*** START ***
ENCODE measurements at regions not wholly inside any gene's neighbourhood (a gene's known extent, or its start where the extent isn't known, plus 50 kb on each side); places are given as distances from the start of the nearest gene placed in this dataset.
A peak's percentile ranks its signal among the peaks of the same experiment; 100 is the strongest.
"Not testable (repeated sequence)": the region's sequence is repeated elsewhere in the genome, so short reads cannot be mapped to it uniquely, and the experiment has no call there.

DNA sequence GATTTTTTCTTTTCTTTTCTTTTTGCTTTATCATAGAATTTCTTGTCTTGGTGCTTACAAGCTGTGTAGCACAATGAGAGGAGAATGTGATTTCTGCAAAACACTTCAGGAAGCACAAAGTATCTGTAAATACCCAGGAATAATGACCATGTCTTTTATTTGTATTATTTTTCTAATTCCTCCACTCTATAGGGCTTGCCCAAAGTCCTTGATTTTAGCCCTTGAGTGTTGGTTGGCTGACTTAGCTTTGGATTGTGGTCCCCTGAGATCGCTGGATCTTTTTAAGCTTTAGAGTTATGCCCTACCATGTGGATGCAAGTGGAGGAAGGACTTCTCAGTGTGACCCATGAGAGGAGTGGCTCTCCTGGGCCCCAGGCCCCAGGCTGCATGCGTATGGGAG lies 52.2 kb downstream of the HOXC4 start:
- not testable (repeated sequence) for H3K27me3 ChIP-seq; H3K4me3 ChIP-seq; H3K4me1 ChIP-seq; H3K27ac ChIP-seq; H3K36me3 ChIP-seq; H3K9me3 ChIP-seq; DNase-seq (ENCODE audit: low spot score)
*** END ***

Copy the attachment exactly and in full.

ENCODE measurements at regions not wholly inside any gene's neighbourhood (a gene's known extent, or its start where the extent isn't known, plus 50 kb on each side); places are given as distances from the start of the nearest gene placed in this dataset.
A peak's percentile ranks its signal among the peaks of the same experiment; 100 is the strongest.
"Not testable (repeated sequence)": the region's sequence is repeated elsewhere in the genome, so short reads cannot be mapped to it uniquely, and the experiment has no call there.

DNA sequence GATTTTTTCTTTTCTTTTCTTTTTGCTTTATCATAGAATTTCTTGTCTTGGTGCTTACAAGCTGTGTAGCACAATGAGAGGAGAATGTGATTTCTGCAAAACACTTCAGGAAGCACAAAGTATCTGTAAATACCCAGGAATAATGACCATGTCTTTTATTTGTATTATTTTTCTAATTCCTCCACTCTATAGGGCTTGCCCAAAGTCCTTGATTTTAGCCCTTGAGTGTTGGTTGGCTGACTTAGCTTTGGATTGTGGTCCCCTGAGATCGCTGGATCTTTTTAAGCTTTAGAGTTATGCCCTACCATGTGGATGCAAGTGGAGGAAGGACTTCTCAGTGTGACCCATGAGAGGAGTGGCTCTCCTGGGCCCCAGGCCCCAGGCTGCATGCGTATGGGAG lies 52.2 kb downstream of the HOXC4 start:
- not testable (repeated sequence) for H3K27me3 ChIP-seq; H3K4me3 ChIP-seq; H3K4me1 ChIP-seq; H3K27ac ChIP-seq; H3K36me3 ChIP-seq; H3K9me3 ChIP-seq; DNase-seq (ENCODE audit: low spot score)